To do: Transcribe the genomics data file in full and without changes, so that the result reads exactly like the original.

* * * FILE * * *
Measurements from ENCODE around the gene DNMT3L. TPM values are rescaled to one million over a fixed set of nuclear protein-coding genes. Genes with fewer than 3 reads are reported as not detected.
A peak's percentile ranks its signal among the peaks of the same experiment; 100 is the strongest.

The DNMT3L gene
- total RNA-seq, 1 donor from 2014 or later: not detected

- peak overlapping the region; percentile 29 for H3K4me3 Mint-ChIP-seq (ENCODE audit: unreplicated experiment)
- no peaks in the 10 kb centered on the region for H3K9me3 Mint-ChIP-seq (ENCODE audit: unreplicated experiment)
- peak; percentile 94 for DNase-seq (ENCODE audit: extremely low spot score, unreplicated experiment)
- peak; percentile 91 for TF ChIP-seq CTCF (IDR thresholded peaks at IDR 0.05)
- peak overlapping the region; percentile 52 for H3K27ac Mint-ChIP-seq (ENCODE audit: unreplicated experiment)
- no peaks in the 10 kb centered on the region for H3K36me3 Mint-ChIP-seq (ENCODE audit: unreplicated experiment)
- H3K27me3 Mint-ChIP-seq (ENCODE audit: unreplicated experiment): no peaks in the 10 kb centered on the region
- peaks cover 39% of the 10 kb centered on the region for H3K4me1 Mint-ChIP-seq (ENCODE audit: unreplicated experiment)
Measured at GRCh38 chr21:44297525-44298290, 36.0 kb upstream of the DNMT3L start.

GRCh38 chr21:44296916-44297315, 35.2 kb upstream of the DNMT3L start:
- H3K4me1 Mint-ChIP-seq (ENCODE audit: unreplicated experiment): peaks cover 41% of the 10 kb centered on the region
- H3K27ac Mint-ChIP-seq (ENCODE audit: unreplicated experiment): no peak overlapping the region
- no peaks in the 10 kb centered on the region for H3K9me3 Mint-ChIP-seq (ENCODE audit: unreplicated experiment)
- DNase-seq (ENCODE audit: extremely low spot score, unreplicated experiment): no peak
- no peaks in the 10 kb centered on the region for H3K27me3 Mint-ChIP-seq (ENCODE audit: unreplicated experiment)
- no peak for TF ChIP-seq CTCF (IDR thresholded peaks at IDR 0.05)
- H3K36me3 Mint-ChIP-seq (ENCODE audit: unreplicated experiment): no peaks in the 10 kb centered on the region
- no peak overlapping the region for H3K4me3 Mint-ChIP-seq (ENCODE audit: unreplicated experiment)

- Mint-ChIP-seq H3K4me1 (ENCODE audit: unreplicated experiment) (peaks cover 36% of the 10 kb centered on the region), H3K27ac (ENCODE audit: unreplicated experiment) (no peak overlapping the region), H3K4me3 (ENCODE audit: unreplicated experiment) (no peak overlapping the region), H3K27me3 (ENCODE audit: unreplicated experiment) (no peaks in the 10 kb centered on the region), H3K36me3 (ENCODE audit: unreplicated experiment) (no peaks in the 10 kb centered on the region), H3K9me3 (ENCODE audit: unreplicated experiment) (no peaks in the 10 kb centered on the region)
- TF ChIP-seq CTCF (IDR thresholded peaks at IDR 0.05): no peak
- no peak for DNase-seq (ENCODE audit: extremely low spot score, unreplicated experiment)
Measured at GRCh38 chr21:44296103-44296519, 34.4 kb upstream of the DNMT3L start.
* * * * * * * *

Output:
Measurements from ENCODE around the gene DNMT3L. TPM values are rescaled to one million over a fixed set of nuclear protein-coding genes. Genes with fewer than 3 reads are reported as not detected.
A peak's percentile ranks its signal among the peaks of the same experiment; 100 is the strongest.

The DNMT3L gene
- total RNA-seq, 1 donor from 2014 or later: not detected

- peak overlapping the region; percentile 29 for H3K4me3 Mint-ChIP-seq (ENCODE audit: unreplicated experiment)
- no peaks in the 10 kb centered on the region for H3K9me3 Mint-ChIP-seq (ENCODE audit: unreplicated experiment)
- peak; percentile 94 for DNase-seq (ENCODE audit: extremely low spot score, unreplicated experiment)
- peak; percentile 91 for TF ChIP-seq CTCF (IDR thresholded peaks at IDR 0.05)
- peak overlapping the region; percentile 52 for H3K27ac Mint-ChIP-seq (ENCODE audit: unreplicated experiment)
- no peaks in the 10 kb centered on the region for H3K36me3 Mint-ChIP-seq (ENCODE audit: unreplicated experiment)
- H3K27me3 Mint-ChIP-seq (ENCODE audit: unreplicated experiment): no peaks in the 10 kb centered on the region
- peaks cover 39% of the 10 kb centered on the region for H3K4me1 Mint-ChIP-seq (ENCODE audit: unreplicated experiment)
Measured at GRCh38 chr21:44297525-44298290, 36.0 kb upstream of the DNMT3L start.

GRCh38 chr21:44296916-44297315, 35.2 kb upstream of the DNMT3L start:
- H3K4me1 Mint-ChIP-seq (ENCODE audit: unreplicated experiment): peaks cover 41% of the 10 kb centered on the region
- H3K27ac Mint-ChIP-seq (ENCODE audit: unreplicated experiment): no peak overlapping the region
- no peaks in the 10 kb centered on the region for H3K9me3 Mint-ChIP-seq (ENCODE audit: unreplicated experiment)
- DNase-seq (ENCODE audit: extremely low spot score, unreplicated experiment): no peak
- no peaks in the 10 kb centered on the region for H3K27me3 Mint-ChIP-seq (ENCODE audit: unreplicated experiment)
- no peak for TF ChIP-seq CTCF (IDR thresholded peaks at IDR 0.05)
- H3K36me3 Mint-ChIP-seq (ENCODE audit: unreplicated experiment): no peaks in the 10 kb centered on the region
- no peak overlapping the region for H3K4me3 Mint-ChIP-seq (ENCODE audit: unreplicated experiment)

- Mint-ChIP-seq H3K4me1 (ENCODE audit: unreplicated experiment) (peaks cover 36% of the 10 kb centered on the region), H3K27ac (ENCODE audit: unreplicated experiment) (no peak overlapping the region), H3K4me3 (ENCODE audit: unreplicated experiment) (no peak overlapping the region), H3K27me3 (ENCODE audit: unreplicated experiment) (no peaks in the 10 kb centered on the region), H3K36me3 (ENCODE audit: unreplicated experiment) (no peaks in the 10 kb centered on the region), H3K9me3 (ENCODE audit: unreplicated experiment) (no peaks in the 10 kb centered on the region)
- TF ChIP-seq CTCF (IDR thresholded peaks at IDR 0.05): no peak
- no peak for DNase-seq (ENCODE audit: extremely low spot score, unreplicated experiment)
Measured at GRCh38 chr21:44296103-44296519, 34.4 kb upstream of the DNMT3L start.